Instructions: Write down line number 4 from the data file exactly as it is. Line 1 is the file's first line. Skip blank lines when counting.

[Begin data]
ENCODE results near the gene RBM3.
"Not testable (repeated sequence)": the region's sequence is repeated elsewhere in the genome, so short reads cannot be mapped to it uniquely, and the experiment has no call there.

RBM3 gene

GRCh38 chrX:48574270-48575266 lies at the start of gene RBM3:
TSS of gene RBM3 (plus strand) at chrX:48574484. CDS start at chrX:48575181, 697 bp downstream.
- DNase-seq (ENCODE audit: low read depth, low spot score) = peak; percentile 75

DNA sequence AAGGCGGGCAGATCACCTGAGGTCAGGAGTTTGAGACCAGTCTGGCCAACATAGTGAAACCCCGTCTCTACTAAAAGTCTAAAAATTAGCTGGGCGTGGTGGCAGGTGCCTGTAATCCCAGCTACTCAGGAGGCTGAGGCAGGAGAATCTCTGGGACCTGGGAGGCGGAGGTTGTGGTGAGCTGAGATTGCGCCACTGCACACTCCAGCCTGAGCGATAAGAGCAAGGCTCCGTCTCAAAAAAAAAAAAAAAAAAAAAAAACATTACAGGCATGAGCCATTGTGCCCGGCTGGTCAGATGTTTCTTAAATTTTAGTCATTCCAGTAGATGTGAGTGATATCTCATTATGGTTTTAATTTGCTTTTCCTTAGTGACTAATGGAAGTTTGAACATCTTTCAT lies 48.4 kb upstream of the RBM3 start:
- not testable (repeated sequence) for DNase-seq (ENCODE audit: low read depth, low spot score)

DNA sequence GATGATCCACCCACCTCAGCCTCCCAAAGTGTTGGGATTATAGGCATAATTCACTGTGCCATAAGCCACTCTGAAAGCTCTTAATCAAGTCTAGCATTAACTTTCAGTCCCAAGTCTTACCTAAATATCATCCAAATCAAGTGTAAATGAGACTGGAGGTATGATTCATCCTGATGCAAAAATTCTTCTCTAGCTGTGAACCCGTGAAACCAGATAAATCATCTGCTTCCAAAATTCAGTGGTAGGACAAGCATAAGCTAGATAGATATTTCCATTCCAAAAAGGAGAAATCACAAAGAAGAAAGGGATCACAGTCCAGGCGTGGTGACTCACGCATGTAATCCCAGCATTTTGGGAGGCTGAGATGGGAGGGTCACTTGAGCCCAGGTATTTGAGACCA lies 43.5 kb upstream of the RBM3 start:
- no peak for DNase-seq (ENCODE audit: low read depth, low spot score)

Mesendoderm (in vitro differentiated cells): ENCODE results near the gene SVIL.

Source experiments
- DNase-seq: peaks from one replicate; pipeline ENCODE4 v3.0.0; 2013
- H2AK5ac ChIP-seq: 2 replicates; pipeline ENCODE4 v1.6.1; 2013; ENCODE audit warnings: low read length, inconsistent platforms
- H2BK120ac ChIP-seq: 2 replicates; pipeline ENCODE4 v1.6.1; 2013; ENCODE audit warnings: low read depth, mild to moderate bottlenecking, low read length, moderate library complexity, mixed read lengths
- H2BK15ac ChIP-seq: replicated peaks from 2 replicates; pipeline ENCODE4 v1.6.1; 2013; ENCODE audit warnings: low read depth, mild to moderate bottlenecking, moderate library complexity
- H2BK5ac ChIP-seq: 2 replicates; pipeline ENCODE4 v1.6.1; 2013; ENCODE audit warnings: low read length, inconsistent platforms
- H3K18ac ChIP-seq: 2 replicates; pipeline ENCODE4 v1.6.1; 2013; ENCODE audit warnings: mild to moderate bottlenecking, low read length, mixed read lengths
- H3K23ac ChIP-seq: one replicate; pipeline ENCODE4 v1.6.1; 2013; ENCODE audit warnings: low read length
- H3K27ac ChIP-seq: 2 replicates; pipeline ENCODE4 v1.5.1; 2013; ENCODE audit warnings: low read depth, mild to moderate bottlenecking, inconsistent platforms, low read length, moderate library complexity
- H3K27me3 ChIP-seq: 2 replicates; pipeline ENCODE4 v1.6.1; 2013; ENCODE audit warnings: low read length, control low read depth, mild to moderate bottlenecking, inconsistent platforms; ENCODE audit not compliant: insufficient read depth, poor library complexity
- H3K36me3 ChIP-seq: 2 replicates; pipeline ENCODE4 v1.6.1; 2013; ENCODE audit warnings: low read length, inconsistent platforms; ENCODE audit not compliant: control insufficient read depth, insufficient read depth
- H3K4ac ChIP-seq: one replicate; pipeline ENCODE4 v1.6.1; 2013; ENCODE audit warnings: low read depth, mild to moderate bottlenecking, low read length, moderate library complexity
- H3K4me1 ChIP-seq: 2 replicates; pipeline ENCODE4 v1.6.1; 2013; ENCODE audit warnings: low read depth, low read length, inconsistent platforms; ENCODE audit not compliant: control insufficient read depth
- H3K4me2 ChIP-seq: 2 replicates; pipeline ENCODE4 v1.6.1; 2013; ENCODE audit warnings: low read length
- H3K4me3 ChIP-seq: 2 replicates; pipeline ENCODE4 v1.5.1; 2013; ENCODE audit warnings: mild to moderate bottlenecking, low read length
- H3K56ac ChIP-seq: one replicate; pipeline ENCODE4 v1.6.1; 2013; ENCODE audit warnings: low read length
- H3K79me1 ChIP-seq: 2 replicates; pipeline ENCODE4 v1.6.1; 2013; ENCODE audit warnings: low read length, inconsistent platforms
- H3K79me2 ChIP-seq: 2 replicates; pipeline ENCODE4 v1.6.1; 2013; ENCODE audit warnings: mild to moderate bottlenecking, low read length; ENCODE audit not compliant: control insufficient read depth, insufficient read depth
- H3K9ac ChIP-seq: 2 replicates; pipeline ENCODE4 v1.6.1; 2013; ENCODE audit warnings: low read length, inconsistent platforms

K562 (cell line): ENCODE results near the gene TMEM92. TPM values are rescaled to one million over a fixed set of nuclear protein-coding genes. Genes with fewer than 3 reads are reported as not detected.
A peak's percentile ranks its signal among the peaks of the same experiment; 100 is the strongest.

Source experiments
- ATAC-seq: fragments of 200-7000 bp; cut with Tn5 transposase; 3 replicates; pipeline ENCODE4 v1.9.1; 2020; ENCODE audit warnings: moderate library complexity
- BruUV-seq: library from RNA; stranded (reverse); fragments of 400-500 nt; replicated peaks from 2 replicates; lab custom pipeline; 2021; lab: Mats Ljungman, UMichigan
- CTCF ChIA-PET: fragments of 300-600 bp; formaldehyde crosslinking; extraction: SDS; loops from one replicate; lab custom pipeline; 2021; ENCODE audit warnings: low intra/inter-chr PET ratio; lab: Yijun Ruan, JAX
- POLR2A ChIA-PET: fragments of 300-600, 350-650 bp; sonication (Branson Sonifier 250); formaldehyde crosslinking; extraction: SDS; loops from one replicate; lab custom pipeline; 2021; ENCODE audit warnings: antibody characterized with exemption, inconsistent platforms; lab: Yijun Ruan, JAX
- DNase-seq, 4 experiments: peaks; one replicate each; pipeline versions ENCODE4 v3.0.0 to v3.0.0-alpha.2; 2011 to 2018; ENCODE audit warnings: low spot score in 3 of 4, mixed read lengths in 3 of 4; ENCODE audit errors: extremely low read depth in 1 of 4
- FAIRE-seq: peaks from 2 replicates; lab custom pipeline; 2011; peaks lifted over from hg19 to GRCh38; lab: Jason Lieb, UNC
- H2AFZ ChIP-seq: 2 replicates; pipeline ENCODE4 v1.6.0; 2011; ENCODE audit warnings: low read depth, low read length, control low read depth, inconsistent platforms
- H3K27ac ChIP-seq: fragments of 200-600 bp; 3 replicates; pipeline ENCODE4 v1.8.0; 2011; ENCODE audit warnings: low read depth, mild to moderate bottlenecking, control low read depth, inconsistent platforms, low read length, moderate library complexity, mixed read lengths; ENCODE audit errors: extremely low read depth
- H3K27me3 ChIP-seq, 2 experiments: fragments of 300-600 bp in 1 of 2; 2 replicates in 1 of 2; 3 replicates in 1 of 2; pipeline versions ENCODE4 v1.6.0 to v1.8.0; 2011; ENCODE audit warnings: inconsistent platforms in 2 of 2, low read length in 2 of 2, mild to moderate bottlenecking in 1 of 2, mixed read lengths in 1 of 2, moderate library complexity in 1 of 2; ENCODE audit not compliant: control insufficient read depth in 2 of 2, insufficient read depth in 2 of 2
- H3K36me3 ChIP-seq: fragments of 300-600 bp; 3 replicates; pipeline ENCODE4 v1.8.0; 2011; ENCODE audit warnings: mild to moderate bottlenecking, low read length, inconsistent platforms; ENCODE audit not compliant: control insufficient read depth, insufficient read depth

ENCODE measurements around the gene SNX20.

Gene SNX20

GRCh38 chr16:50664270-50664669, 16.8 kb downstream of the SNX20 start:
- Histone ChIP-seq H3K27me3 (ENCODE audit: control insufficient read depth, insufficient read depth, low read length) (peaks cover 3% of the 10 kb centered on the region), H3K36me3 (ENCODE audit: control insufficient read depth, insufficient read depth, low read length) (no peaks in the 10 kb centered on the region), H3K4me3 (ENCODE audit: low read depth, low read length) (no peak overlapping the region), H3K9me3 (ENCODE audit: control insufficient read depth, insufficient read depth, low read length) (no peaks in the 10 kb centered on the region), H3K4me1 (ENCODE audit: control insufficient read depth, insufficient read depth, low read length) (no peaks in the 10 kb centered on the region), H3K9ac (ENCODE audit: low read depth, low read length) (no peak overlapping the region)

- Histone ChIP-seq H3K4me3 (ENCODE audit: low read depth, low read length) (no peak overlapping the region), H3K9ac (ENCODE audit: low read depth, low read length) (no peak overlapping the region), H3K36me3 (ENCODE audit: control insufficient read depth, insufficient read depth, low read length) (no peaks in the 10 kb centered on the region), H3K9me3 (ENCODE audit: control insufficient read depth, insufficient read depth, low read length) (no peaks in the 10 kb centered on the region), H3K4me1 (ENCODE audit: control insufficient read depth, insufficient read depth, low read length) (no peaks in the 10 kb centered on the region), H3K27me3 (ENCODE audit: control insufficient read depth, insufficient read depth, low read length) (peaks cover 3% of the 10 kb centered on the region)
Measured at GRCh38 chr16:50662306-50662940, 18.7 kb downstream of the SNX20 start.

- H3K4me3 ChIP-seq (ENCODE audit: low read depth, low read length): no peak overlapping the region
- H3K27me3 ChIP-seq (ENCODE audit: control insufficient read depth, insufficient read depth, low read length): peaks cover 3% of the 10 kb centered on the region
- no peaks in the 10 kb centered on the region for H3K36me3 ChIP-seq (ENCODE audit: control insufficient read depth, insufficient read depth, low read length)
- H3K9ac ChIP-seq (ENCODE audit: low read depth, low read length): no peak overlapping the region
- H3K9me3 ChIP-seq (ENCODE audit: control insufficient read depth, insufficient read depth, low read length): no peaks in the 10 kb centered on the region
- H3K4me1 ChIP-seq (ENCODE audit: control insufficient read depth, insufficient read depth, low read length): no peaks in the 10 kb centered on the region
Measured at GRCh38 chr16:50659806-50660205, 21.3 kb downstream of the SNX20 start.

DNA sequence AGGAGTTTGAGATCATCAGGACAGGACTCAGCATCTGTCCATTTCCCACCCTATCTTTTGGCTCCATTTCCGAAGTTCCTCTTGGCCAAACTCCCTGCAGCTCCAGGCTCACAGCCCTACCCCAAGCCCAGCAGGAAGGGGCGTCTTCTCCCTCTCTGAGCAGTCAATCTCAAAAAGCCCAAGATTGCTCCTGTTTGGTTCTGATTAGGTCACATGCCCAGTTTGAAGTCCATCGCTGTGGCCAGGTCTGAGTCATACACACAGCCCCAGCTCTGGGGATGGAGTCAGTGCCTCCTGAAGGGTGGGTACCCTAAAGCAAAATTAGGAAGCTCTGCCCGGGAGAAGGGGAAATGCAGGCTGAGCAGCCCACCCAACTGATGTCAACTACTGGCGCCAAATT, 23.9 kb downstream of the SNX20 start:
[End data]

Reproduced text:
GRCh38 chrX:48574270-48575266 lies at the start of gene RBM3: